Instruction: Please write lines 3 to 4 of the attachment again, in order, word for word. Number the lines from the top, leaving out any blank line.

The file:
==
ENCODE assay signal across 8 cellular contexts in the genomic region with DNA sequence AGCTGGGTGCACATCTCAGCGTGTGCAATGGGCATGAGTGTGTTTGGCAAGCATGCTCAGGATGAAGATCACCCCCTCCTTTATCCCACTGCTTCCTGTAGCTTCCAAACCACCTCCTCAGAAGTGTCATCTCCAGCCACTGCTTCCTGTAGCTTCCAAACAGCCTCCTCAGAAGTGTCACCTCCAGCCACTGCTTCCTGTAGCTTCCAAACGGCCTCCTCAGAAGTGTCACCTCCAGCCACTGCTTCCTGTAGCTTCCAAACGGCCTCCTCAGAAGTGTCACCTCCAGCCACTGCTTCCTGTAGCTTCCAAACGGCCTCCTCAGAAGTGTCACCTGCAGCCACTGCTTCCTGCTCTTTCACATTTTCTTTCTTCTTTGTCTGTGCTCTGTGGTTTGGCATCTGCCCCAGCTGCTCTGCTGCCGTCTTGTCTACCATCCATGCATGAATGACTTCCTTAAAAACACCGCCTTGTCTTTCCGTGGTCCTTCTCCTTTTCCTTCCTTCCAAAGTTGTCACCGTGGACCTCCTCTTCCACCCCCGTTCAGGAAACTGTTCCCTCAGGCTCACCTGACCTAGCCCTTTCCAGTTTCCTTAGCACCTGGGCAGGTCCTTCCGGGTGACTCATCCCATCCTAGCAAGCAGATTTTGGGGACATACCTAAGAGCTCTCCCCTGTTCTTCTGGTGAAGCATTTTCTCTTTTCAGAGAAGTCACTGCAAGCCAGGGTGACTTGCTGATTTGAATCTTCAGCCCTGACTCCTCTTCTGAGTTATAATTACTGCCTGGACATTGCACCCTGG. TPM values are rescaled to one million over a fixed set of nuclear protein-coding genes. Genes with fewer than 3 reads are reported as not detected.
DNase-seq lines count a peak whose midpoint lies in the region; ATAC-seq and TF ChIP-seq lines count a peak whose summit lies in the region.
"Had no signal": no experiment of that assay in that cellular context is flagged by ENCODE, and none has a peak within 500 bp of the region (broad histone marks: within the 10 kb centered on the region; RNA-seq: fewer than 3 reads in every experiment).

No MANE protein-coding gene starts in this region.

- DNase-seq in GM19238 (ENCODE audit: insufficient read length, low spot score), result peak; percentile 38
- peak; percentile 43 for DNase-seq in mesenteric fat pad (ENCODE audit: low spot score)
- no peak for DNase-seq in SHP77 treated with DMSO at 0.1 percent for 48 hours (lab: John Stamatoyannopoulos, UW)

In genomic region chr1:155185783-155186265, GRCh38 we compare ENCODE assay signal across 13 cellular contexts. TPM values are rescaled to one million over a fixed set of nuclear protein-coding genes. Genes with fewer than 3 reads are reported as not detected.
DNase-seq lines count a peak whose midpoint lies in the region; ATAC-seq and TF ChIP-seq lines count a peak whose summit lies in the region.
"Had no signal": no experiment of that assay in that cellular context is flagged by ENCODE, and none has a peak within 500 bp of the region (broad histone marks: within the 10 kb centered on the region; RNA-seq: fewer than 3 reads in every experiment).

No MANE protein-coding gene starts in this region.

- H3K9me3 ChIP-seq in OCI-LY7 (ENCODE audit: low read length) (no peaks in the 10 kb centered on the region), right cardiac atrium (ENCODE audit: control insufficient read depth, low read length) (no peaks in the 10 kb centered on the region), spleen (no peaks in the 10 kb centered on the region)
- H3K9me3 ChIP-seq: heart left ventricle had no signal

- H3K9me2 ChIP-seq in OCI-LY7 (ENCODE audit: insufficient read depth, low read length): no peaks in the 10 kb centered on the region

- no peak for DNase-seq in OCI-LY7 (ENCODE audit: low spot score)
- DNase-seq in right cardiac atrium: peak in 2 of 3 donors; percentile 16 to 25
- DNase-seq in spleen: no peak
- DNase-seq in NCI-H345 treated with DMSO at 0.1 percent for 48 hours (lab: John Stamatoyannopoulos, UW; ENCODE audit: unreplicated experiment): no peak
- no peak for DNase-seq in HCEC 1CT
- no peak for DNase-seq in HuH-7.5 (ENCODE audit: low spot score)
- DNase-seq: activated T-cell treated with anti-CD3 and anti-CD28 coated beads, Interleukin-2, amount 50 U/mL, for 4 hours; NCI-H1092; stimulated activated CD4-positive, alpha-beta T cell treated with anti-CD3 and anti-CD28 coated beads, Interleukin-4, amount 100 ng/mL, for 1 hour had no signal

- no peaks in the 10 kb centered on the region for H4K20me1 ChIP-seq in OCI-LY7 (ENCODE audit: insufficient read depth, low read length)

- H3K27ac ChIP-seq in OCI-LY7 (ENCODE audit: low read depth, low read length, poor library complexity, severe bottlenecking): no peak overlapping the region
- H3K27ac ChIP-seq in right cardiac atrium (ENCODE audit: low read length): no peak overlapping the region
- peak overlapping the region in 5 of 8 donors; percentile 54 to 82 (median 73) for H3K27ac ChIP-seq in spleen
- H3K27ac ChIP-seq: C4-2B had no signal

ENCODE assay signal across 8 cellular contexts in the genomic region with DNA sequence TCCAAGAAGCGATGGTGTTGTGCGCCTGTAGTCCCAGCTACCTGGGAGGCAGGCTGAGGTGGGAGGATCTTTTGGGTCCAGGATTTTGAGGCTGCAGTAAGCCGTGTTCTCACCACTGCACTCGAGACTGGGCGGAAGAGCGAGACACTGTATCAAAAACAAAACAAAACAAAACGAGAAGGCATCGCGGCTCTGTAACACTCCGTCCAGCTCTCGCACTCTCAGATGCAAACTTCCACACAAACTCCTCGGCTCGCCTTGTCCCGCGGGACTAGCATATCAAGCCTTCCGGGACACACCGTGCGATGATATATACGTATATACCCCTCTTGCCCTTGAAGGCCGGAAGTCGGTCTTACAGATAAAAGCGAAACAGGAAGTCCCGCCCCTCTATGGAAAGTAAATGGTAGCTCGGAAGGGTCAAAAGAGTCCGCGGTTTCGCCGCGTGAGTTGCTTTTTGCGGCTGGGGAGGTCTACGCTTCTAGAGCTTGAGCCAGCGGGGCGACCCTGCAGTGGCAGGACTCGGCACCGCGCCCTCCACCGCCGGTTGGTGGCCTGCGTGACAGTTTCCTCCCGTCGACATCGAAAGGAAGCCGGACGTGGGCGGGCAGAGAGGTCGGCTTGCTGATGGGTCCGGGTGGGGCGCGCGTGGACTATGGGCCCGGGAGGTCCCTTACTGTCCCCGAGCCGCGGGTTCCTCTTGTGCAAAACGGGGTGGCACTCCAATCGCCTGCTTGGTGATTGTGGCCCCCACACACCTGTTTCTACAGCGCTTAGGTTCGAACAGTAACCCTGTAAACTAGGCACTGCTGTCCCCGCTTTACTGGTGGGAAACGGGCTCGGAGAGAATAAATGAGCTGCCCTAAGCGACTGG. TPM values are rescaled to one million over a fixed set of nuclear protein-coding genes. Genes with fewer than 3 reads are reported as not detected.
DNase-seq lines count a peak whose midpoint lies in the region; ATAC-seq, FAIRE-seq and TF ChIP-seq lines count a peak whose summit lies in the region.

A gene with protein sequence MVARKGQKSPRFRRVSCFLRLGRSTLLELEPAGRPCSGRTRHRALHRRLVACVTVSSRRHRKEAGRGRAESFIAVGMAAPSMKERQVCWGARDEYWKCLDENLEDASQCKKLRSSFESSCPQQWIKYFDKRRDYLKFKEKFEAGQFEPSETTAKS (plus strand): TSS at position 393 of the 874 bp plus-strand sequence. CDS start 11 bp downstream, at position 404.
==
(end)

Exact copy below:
"Had no signal": no experiment of that assay in that cellular context is flagged by ENCODE, and none has a peak within 500 bp of the region (broad histone marks: within the 10 kb centered on the region; RNA-seq: fewer than 3 reads in every experiment).

No MANE protein-coding gene starts in this region.